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Just how Healthy is Angling?

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It is not the most energetic of pastimes now, is it? It is not the most energetic of pastimes now, is it?

Let’s face it, an hour’s fishing is not as healthy for you as an hour’s jogging or an hour in the gym...or is it? New research by Graham Cobden sheds light on the physical demands of our sport.

 

 

 

 

 


We are delighted to be able to produce Graham’s research here in full:

 

Over the course of the last decade, there has been growing public sector concern about the levels of physical and mental health of individuals living in the UK (Stolk, 2010). Both anecdotal evidence and data collected from numerous projects indicates that angling is well positioned to contribute to personal health and well-being in a number of ways including; recovery from ill health, a means of reducing stress and being an outlet for physical activity (Stolk, 2010).


However there are conflicting views regarding how much physical activity is involved in angling. Whilst policymakers and the wider public generally perceive angling as an inactive, non-strenuous activity, angling participants speak of the considerable effort involved in, for example, carrying heavy fishing tackle across uneven ground, the muscular endurance required to cast continuously or hold a pole, or the physical fatigue caused by long periods of concentrations (Stolk, 2012).


If meaningful claims are to be made about the relationship between angling participation and physical activity, empirical studies are needed to provide data on the physical demands during different forms of angling. Consequently, the aim of this study was analyse the heart rate demands, hydration status and temperature of five elite English shore anglers in training prior to the 2013 shore angling World Championships.


These training sessions took place on the beaches of Domburg, Holland two weeks prior to the World Championships. The length of each angling session ranged from between 5 and 7 hours in duration, and for each session, each angler was fitted with a heart rate monitor that recorded heart rate data for the duration of each angling session. To measure hydration levels, a urine sample was collected from each angler on three separate occasions each day; in the morning, prior to the angling session and after the angling session had finished. Each urine sample was tested with a portable osmometer as soon as possible after the sample had been collected. Body temperature was measured using a tympanic thermometer which was placed in the ear at hourly intervals during the angling session.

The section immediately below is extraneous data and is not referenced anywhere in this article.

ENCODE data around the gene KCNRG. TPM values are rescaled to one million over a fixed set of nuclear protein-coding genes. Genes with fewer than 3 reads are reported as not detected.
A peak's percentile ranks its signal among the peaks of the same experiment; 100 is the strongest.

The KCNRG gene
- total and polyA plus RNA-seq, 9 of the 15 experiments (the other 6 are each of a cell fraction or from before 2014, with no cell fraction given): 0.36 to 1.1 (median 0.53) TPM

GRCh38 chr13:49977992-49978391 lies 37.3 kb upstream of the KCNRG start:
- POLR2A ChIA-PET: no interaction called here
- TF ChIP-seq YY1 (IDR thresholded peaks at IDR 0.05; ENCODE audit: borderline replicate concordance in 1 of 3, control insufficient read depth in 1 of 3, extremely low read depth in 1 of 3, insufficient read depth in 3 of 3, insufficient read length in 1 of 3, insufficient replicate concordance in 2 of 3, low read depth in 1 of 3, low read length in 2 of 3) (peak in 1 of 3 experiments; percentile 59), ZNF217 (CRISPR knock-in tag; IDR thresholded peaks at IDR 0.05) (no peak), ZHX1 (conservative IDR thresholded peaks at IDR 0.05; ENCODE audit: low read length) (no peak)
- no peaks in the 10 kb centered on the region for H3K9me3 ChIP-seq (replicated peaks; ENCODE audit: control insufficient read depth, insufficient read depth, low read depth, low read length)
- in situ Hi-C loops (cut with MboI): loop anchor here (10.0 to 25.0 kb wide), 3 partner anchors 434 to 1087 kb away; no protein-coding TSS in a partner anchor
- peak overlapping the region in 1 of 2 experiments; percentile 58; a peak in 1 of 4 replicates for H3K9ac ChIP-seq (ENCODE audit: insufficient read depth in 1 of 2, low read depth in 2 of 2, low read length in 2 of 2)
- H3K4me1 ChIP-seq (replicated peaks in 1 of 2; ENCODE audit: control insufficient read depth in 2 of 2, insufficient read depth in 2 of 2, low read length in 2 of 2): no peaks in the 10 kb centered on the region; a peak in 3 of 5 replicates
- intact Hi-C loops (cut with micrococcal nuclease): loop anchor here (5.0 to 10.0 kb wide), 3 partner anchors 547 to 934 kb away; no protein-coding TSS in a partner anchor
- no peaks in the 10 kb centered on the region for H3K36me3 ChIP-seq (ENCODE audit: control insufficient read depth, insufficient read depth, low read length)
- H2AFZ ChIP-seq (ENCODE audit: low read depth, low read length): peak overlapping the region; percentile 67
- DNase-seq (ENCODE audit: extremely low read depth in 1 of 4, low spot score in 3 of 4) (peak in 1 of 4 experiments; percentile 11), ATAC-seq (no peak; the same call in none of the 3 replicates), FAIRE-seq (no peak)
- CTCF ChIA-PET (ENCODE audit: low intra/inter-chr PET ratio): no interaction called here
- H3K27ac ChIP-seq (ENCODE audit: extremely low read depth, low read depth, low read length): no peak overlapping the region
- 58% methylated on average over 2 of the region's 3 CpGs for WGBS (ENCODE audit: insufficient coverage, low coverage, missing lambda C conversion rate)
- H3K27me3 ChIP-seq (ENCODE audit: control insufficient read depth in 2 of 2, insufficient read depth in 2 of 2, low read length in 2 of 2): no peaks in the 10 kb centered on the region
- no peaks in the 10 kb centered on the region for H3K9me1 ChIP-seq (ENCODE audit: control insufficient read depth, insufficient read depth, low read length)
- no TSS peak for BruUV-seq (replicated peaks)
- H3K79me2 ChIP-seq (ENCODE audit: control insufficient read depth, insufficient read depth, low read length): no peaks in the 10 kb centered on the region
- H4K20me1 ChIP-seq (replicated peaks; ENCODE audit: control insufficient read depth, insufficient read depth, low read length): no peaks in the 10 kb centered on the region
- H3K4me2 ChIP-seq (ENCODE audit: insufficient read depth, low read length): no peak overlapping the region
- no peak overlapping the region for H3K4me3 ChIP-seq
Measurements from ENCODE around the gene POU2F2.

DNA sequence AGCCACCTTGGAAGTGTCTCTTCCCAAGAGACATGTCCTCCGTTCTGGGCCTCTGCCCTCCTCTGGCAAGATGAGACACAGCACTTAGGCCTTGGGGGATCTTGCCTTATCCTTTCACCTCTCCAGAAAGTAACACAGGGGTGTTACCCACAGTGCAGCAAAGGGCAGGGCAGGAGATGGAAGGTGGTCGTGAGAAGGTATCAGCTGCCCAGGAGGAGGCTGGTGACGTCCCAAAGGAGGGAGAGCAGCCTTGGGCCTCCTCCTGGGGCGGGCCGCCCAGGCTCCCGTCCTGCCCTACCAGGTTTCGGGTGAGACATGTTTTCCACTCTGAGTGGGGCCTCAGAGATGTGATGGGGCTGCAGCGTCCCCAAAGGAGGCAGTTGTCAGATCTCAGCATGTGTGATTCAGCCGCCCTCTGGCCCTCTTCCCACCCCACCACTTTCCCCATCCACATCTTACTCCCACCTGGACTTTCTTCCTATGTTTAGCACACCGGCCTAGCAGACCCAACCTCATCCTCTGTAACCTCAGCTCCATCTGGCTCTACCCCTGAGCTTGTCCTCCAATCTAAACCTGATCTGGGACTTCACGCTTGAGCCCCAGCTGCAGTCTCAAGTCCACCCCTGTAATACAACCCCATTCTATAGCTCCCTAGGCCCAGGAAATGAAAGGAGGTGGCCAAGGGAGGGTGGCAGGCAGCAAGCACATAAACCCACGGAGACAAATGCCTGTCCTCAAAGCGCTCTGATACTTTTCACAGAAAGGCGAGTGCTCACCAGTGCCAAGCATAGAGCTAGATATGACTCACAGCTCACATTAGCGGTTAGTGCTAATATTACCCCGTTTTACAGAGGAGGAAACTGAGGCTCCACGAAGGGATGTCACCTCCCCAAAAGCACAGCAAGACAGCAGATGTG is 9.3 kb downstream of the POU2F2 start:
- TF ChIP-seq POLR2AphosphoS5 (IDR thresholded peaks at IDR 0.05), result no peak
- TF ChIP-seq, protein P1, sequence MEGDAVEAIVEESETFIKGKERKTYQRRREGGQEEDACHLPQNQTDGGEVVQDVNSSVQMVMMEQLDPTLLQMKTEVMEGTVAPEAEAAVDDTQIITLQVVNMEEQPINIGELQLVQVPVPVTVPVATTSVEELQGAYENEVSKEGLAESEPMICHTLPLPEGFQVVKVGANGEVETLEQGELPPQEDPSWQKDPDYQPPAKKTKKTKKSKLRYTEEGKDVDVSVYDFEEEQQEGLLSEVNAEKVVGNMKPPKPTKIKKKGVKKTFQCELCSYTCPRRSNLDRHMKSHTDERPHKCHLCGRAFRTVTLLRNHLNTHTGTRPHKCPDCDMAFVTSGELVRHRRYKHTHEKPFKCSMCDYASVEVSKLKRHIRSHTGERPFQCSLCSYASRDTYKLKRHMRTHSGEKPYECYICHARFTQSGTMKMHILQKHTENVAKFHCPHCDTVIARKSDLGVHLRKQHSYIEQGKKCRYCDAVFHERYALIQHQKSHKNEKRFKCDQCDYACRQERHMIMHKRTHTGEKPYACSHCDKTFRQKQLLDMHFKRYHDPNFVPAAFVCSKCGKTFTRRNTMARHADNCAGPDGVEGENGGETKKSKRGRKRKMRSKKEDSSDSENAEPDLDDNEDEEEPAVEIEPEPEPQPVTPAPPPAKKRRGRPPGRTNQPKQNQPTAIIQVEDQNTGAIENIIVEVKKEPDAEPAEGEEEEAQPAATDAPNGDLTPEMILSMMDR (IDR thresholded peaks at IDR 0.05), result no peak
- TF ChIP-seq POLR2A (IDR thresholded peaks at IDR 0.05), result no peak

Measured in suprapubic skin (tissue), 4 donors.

Key Observations

The average time spent angling was 391 ± 8 minutes per day, comprising 30 ± 2 minutes walking to the angling venue, 28 ± 6 minutes walking from the angling venue and 343 ± 15 minutes angling.  Overall the average heart rate was 106 ± 11 beats per minute that equated to 60 ± 11% of predicted maximum heart rate (figure 1).

Figure 1: Average heart rate values (% max) for angling sessions.
The largest proportion of angling time, on average, was spent in the 0-59% heart rate range. However approximately 64% of angling time was spent above 60% heart rate max (figure 2). There are large variations in standard deviation which indicate that there are differences in physical activity levels between individual anglers taking part in the same angling discipline.

 

 

Figure 2: Percentage of time spent in heart rate zones 1-5 for the angling group. Zone 1 = 0-59% HRmax, Zone 2 – 60-69% HRmax etc.


Time period analysis (figures 3 and 4) revealed that the ‘end’ period of the angling session was significantly more intense than hours 1 to 5 during the angling session. The main peaks in % heart rate max were found in the period travelling to and, in particular, from the angling location (signified by the blue lines in figure 4). The periods of time travelling to and from the angling location made up a small percentage of angling time but produced notably higher intensity levels than any other time periods. Stolk (2010) previously stated that carrying heavy fishing equipment across uneven ground was one of the main arguments against the perception of angling being an inactive, non-strenuous activity.